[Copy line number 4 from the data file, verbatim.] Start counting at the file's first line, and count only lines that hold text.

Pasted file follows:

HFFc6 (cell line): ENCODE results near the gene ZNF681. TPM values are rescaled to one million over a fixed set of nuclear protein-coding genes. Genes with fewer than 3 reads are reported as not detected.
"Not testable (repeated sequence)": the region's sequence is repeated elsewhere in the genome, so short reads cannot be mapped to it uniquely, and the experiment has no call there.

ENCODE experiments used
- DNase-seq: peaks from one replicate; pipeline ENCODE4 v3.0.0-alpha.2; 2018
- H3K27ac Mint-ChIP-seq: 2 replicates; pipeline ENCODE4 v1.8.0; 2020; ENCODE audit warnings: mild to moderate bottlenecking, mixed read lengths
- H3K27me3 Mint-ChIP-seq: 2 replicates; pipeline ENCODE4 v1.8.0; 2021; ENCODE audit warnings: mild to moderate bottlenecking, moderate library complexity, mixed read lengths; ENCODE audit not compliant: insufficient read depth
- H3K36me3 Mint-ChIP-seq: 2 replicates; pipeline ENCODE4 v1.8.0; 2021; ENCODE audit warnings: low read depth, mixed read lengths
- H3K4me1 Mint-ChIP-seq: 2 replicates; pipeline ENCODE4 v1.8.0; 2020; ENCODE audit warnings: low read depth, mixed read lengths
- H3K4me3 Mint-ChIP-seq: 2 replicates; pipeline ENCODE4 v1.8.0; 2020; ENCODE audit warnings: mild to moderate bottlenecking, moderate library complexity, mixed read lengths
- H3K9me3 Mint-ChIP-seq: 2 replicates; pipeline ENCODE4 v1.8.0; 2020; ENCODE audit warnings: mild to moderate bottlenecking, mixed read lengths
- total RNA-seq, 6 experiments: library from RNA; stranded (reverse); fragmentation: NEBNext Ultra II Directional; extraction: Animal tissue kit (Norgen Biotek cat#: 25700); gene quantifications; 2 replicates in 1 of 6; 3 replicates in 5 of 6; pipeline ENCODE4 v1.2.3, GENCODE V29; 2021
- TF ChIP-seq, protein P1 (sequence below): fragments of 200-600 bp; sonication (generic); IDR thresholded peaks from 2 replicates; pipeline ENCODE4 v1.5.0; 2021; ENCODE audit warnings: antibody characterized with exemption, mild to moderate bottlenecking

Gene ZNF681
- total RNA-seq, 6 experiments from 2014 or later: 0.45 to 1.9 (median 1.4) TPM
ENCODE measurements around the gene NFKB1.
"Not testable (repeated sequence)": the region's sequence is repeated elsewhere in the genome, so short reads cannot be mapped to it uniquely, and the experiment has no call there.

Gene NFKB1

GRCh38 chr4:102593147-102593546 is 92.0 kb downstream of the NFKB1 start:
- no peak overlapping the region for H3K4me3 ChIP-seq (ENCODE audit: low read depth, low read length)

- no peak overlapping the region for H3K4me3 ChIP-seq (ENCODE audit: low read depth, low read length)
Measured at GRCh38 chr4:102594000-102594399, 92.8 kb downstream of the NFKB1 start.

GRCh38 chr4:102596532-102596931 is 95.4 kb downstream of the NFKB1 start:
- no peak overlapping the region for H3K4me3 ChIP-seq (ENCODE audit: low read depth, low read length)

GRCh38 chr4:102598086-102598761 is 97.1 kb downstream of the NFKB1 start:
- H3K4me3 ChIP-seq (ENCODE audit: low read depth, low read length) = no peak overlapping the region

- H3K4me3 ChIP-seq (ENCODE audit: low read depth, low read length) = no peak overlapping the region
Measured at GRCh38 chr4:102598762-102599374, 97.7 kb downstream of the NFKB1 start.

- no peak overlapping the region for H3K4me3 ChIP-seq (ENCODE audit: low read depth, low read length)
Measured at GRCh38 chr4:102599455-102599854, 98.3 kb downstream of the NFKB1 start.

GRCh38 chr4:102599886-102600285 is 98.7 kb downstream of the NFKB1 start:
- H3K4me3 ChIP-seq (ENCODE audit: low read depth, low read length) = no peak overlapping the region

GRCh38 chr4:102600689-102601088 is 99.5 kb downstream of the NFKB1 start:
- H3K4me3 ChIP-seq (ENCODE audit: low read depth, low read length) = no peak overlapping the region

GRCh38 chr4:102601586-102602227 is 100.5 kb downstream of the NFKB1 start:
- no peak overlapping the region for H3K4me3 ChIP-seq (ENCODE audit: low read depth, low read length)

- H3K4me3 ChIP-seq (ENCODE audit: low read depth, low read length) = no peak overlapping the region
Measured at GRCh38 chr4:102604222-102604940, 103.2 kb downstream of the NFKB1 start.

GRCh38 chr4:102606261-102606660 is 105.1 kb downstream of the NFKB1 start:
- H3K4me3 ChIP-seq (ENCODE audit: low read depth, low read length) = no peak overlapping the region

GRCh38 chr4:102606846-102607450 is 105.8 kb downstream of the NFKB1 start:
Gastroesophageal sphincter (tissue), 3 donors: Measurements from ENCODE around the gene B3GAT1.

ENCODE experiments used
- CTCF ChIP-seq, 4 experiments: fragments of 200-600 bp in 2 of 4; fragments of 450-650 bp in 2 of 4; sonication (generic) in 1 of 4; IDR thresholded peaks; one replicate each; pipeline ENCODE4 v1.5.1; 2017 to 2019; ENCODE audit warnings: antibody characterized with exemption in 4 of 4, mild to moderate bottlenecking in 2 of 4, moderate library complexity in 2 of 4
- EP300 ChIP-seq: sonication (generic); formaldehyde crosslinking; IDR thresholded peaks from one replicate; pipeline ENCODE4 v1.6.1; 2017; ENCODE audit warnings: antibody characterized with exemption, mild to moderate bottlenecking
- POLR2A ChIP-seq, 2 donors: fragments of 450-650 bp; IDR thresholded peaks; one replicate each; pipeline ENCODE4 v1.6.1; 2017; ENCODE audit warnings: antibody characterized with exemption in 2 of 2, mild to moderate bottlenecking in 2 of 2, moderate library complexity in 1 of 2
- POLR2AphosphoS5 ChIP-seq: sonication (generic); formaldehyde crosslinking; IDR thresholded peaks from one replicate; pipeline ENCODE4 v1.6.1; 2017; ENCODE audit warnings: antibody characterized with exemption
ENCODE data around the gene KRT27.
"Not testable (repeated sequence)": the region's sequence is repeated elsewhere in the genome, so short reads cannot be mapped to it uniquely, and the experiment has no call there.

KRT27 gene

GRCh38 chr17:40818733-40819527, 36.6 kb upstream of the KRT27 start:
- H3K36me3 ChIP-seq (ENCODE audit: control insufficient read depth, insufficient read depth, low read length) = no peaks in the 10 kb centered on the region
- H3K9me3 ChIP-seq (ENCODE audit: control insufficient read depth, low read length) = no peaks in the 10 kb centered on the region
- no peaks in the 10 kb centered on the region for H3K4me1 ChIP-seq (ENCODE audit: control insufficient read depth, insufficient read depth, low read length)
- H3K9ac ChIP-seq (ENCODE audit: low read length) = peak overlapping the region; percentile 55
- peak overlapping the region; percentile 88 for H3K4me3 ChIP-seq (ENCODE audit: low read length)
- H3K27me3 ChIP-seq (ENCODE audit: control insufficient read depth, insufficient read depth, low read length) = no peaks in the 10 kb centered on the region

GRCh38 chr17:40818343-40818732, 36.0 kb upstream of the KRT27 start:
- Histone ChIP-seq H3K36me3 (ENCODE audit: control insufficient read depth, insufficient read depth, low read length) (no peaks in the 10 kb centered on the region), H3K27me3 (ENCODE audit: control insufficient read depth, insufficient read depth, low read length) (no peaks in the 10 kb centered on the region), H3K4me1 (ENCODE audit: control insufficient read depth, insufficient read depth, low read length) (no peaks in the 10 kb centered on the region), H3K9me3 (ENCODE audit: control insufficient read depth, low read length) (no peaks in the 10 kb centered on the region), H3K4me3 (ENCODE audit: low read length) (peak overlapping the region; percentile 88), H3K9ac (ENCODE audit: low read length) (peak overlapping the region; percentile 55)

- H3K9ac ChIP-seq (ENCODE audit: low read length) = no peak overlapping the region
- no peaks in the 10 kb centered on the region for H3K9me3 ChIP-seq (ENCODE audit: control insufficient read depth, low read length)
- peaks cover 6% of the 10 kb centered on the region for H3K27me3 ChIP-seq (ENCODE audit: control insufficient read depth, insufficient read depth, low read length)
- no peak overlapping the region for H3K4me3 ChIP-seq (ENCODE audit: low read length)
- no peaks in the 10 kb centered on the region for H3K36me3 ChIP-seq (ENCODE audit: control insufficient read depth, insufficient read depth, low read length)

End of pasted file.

- DNase-seq: peaks from one replicate; pipeline ENCODE4 v3.0.0-alpha.2; 2018